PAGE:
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Old January 24th, 2012, 07:14 AM   #1
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HDSLR Archiving strategies

What is people’s archiving strategy for video shot on HDSLRs? I’m trying to put a rational system in place & this is what I’ve come up with:

Archive:
• All the original raw h264 clips from the camera & the separate audio recorder. That way if everything else gets lost, or better transcoders come along in the future, I still have all the basic material to go back to.
• The transcoded ProRes clips that are actually used in the final edit. These are larger than the originals & have had the audio track replaced, so although perhaps not essential, it seems good to keep these for convenience sake.
• The final FCP project file.
• The final video saved as QT movie; ie uncompressed, that can be done later as needed.

And three copies of everything in separate locations.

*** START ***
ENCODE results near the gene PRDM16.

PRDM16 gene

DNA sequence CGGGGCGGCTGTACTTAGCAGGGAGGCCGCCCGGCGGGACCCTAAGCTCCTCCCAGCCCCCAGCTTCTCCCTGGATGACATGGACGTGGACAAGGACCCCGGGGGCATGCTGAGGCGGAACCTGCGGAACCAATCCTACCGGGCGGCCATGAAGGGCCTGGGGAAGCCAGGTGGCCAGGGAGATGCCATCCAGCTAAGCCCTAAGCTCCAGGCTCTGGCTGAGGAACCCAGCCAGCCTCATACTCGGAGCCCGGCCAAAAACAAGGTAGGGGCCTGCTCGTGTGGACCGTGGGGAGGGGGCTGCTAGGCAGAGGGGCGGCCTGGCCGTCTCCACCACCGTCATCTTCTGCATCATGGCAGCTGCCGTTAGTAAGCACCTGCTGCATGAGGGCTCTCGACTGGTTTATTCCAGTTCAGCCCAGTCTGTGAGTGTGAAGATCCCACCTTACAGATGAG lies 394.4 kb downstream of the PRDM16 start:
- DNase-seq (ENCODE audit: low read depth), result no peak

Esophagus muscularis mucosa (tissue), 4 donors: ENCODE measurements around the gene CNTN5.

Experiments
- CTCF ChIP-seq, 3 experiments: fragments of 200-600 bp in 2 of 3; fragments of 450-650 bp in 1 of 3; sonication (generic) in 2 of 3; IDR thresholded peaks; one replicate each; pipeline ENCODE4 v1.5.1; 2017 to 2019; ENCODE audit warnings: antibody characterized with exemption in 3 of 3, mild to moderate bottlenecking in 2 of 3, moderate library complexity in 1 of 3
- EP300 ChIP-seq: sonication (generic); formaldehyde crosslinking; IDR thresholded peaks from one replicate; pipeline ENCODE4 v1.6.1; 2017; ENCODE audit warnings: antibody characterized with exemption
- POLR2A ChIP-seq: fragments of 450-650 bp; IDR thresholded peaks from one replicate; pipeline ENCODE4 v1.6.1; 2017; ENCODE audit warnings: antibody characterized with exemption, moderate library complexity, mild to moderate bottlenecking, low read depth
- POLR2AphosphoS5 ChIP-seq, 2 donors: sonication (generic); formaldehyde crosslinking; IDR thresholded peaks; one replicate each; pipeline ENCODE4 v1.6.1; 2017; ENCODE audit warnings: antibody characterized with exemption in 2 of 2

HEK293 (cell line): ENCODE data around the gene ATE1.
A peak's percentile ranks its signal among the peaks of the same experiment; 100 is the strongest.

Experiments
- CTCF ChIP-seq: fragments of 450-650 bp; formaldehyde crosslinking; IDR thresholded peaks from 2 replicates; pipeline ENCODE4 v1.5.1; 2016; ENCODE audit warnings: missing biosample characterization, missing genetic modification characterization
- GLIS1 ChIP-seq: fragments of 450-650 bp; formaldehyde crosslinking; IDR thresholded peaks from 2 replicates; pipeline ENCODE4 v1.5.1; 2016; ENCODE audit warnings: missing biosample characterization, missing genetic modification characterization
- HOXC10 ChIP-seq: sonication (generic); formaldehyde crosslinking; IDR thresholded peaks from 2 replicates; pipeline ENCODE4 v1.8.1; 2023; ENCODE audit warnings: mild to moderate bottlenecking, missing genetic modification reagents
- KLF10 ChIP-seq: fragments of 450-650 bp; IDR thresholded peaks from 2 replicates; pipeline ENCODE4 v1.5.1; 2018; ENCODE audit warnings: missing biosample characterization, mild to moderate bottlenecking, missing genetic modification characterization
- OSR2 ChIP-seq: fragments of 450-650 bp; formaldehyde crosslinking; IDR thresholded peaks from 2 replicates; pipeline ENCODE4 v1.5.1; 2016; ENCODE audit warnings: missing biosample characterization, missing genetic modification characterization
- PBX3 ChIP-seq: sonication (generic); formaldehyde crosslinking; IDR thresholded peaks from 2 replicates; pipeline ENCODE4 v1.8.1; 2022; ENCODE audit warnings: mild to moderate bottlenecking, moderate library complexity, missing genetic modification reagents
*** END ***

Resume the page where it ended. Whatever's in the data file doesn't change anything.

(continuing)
Does that sound about right? Overkill? Or have I missed anything?

Thanks in advance,

Jeremy Nicholl
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Old January 24th, 2012, 10:10 AM   #2
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Re: HDSLR Archiving strategies

Here's what I do.

--I have a 1.5TB USB drive, and after the shoot I copy all my H.264 clips there.

--Then I immediately copy them to a separate firewire drive for editing. When I was using FCP, I transcoded to ProResHQ for that purpose but no need to with Premiere Pro.

So after the files are in two places, I reformat my cards.

As time permits, I take all the files from the USB drive and copy them to Blu-ray and store those safely. Those Blu-rays become like the old original tape.

I think it's best to store the original as what it is, ie., H.264, than the ProRes. What if you move to Avid or some other system where you might not have ProRes. Or in our case, we added another editor and new system with Premiere Pro, since FCP is no longer sold (except for FCPX which doesn't work for us). Without FCP on that system, the ProRes files wouldn't have worked.